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Preparing and Training…
Andrew Castiglione
Founder of Ken Aston Referee Society

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There are three kinds of fitness that are of concern to a Soccer Referee - endurance, speed and agility. Endurance allows you to keep going throughout the game; speed allows you to cover ground when the play moves away from you sharply; and agility allows you to change direction quickly.

FIFA Fitness Test

This Video from the... Ken Aston Referee Society - Channel

Here we give some suggestions for measures and targets for each of these for Referees in the various player age groups of AYSO, USSF, etc... If you test yourself against these, please take it easy and don't hurt yourself. Especially if you have not been running regularly recently, do the drills gently at first and slowly increase the effort level. If you decide you want to improve your results, start a regular exercise routine (e.g. as described in Get fit!) and just occasionally measure yourself again (rather than running the drills over and over). A more balanced workout regime is safer, more fun and will still produce a rapid improvement when you measure yourself again.


Although "When you're fit.." gives estimates of total distance covered in a game for games of different age levels, most soccer organizations measure a referee's fitness by the distance the referee can run in 12 minutes. Here are the recommended targets for folks ranging from FIFA international referees on down.

The target distances are given in meters: 1 mile is 1600m; 400m is one lap of any normal running track.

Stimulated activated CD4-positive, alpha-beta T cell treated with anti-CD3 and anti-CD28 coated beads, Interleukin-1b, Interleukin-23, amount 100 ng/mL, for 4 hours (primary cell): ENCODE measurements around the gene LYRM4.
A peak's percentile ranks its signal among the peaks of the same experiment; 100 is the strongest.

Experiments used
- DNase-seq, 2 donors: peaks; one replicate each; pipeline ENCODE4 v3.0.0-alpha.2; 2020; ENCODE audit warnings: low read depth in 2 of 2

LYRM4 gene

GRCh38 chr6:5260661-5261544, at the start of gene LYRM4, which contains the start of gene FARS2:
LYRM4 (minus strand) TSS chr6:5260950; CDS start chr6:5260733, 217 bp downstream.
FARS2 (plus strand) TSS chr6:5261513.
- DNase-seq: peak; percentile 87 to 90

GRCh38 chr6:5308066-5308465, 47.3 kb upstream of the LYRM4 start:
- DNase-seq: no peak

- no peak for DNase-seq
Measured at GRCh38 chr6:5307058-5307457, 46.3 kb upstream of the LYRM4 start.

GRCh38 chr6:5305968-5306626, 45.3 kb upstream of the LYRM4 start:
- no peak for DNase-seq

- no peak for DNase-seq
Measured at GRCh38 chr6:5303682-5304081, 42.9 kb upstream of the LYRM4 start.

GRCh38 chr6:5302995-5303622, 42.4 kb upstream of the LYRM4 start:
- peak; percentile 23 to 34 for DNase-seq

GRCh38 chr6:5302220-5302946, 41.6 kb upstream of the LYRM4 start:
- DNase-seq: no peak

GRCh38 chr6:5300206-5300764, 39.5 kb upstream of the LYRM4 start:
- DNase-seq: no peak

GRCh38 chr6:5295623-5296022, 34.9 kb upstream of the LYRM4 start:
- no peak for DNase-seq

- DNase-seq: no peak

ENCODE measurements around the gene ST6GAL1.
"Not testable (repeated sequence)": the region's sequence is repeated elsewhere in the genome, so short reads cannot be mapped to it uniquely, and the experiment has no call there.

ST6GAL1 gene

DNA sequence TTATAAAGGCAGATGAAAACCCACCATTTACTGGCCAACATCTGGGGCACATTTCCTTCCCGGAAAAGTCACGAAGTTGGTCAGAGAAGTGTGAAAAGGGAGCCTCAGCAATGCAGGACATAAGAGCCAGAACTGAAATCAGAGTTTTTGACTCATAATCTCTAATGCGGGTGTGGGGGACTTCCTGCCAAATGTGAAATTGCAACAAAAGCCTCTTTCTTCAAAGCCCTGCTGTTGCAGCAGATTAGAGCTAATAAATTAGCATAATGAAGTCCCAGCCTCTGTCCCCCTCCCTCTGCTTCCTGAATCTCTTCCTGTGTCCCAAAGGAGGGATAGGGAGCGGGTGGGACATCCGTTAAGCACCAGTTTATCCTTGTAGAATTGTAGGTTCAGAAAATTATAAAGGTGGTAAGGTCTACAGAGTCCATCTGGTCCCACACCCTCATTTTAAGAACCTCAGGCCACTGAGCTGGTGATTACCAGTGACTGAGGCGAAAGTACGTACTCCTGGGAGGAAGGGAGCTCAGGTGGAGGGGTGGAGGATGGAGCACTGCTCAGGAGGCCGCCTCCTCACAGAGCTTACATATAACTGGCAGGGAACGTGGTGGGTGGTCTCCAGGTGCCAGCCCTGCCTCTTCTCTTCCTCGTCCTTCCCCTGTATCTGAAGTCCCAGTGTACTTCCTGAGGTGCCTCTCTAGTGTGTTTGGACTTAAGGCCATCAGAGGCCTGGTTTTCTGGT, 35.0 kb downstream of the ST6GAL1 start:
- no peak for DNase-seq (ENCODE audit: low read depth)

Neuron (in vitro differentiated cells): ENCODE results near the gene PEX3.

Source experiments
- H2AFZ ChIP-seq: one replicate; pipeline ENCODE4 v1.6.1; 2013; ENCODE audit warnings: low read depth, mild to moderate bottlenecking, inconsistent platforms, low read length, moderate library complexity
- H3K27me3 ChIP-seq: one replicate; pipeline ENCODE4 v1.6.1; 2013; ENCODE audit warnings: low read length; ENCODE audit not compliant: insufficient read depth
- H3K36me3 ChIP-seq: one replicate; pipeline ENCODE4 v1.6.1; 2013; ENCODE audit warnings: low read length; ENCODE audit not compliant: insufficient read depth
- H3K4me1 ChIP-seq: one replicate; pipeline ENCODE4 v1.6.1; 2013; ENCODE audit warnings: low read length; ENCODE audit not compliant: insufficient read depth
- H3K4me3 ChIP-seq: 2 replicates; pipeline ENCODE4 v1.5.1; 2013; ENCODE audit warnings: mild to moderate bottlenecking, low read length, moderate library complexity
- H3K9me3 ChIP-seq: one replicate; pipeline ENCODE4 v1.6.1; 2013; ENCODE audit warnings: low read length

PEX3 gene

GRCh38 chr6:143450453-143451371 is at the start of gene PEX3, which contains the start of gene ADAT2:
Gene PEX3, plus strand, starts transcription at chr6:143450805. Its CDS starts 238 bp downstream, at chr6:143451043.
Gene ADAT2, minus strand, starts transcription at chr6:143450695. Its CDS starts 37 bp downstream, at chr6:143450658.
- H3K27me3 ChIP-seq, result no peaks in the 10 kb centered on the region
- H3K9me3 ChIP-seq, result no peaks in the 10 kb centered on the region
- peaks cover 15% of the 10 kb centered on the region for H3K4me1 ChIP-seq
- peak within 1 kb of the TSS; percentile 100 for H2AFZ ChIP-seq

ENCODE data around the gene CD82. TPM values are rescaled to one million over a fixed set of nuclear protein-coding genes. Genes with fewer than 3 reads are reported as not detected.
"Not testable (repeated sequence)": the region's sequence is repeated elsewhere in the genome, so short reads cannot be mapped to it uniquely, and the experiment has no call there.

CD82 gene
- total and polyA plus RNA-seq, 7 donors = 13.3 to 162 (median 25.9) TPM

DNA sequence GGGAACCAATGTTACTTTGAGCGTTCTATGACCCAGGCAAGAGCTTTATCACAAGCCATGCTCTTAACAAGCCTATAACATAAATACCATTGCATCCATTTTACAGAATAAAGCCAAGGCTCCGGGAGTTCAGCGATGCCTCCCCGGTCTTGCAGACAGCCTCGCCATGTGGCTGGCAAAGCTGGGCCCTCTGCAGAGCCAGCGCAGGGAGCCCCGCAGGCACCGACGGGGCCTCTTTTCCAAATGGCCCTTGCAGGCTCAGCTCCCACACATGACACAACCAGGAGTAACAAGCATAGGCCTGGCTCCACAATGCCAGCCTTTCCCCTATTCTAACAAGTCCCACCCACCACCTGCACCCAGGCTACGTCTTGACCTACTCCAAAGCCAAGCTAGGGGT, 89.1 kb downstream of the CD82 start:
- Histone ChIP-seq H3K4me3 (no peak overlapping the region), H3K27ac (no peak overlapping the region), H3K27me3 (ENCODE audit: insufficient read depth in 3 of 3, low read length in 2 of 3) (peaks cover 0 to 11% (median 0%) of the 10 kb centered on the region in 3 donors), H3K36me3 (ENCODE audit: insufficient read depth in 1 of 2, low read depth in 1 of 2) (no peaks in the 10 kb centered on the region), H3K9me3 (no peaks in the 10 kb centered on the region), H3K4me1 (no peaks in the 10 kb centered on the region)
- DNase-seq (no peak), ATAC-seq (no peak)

The targets for Under 14 on down are very undemanding. Younger Referees, or those who aspire to very tight coverage of play, should shoot for 2000m or better. If we consider targets for Referees of different ages, David Ager, in 'The Soccer Referee's' manual, gives the following guidelines for an "in condition" referee for the 12 minute run.


Being able to jog 2000m in 12 minutes is a good foundation, and you will spend a lot of time following play at this relaxed pace. However, as we all know, Referees also have to be able to sprint to catch up with breakaways, or when the play suddenly moves in an unexpected direction. Here are some recommended targets for AYSO, USSF referees.


Agility is important for when you have to stop or change direction quickly, and for running side wards and backwards. This is probably even more important for assistant referees (lines folk), since side stepping and sudden starts and stops are so frequent on the line. There are two drills used to test agility.

- 1. Agility run: A square 10m on a side is laid out. The referee begins at one corner and runs backwards along one side, side steps right along the next, runs forward along the third and side steps right along the fourth (arriving back at the start point). The referee then returns around the square, side stepping left, backwards, left and forwards in turn. The time is the total time around the square twice.
- 2. Staggered run: Marks are placed in a straight line at 5, 10, 15, 20 and 25 metres from a start point. The referee runs from the start point to the 5m mark, back to the start, to the 10m mark, back, etc. until each mark has been visited and returned from (a total of 150m).

Here are some recommended targets for those drills for AYSO, USSF referees.

- Be careful running these drills! These are exactly the kind of movements that will strain or pull muscles if you overdo it before you are used to them. Take them slowly until they feel comfortable.

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